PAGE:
Despite the domination of the plan-driven, industrial views, an evolutionary approach to software development is not new. Craig Larman has extensively described the historical predecessors of Agile in his book ‘Agile & Iterative Development, A Manager’s Guide’ (Larman, 2004).

But the official label ‘Agile’ dates from early 2001, when 17 software development leaders gathered at the Snowbird ski resort in Utah. They discussed their views on software development in times when the failing waterfall approaches were replaced by heavy-weight RUP implementations, which did not in fact lead to better results than the traditional processes. These development leaders were following different paths and methods, each being a distinct implementation of the new paradigm; Scrum, eXtreme Programming, Adaptive Software Development, Crystal, Feature Driven Development, DSDM, etc.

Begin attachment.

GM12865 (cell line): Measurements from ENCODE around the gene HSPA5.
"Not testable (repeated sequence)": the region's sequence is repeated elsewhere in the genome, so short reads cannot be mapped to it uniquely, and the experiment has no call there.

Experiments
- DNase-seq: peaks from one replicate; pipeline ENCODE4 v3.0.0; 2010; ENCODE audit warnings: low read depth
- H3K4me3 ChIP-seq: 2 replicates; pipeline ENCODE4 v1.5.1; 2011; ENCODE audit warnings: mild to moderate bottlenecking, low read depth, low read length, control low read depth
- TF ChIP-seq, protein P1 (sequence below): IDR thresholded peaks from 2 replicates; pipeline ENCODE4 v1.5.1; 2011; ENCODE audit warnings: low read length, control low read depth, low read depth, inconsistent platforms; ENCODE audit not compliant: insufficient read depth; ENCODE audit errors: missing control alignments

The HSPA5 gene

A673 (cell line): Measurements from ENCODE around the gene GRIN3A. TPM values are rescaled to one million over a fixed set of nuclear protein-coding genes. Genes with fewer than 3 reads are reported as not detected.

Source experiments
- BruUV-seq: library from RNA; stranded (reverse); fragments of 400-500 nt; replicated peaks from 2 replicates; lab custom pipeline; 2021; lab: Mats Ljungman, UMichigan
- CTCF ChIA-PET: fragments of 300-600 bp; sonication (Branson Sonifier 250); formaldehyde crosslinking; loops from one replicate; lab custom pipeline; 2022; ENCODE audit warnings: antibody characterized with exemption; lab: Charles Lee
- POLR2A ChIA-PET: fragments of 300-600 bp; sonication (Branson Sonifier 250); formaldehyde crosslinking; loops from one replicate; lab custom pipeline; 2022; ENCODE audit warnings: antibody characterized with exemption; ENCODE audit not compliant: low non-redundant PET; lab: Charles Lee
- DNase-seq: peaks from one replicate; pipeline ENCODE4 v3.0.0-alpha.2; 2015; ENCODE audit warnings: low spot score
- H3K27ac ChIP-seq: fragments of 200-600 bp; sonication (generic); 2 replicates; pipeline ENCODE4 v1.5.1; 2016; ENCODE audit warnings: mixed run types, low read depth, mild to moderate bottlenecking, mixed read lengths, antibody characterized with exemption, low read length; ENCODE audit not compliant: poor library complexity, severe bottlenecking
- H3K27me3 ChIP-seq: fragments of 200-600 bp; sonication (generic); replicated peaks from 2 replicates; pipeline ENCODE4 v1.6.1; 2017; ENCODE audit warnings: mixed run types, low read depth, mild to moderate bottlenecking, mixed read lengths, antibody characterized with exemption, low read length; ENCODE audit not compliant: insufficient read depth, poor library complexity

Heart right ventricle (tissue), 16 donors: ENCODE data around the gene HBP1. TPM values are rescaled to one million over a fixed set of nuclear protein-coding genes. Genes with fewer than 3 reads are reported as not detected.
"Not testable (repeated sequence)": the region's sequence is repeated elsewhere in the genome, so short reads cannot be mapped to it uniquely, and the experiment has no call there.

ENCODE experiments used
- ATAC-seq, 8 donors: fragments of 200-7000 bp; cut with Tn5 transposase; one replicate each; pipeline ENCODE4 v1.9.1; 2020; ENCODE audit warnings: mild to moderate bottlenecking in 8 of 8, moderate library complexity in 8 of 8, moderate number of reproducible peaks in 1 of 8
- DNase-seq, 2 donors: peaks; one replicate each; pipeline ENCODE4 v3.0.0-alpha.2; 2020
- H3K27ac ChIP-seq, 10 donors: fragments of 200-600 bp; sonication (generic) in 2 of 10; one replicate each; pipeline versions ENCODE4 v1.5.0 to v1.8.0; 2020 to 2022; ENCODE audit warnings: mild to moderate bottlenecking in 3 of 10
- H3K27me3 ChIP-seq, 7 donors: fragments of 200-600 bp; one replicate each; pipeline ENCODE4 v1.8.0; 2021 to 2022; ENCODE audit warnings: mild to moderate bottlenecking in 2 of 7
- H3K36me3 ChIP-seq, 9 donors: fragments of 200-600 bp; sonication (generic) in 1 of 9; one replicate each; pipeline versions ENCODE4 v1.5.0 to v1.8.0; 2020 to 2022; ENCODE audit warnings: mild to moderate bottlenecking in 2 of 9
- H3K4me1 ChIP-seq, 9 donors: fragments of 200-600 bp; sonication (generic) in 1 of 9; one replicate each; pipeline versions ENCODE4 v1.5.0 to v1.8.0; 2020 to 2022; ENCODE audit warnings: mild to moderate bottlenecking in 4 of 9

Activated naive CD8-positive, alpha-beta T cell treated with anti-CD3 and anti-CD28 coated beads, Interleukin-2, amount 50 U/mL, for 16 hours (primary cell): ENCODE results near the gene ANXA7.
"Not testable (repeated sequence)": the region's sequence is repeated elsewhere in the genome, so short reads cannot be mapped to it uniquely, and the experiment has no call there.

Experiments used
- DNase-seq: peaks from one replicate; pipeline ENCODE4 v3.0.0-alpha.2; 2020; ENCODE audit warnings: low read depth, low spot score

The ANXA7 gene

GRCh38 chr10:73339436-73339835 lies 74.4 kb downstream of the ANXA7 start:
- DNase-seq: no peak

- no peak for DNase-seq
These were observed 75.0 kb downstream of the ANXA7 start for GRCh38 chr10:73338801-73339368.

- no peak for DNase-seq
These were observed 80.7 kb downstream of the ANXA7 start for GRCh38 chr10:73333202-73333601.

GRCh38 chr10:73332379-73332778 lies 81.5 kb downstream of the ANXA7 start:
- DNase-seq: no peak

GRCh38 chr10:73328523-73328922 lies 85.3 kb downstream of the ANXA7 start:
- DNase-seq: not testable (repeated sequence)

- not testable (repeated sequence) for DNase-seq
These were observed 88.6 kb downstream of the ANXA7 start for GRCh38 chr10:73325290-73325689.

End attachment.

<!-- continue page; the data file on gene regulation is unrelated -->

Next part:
The gathering resulted in assigning the label ‘Agile’ to the common principles, beliefs and thinking of these leaders and their methods. They were published as the ‘Manifesto for Agile Software Development’ (Beck, et.al., 2001). (See figure 1.3).

Manifesto for Agile Software Development

Figure 1.3 The text of the Manifesto for Agile Software Development

I often overhear the desire “to do Agile”. And all too often it is the desire for a magical solution, another silver bullet process that solves all problems. It makes me state that “Agile does not exist”. Agile is not one fixed process, method or practice. Agile is the collection of principles that the methods for Agile software development have in common. Agile refers to the mindset, the convictions and the preferences expressed in the Manifesto for Agile Software Development.

The manifesto does help to grasp the ideas underpinning Agile. If you use it as a source to gain a deeper understanding of Agile, then I strongly advise looking at the 12 principles, see: http://agilemanifesto.org/principles.html

 

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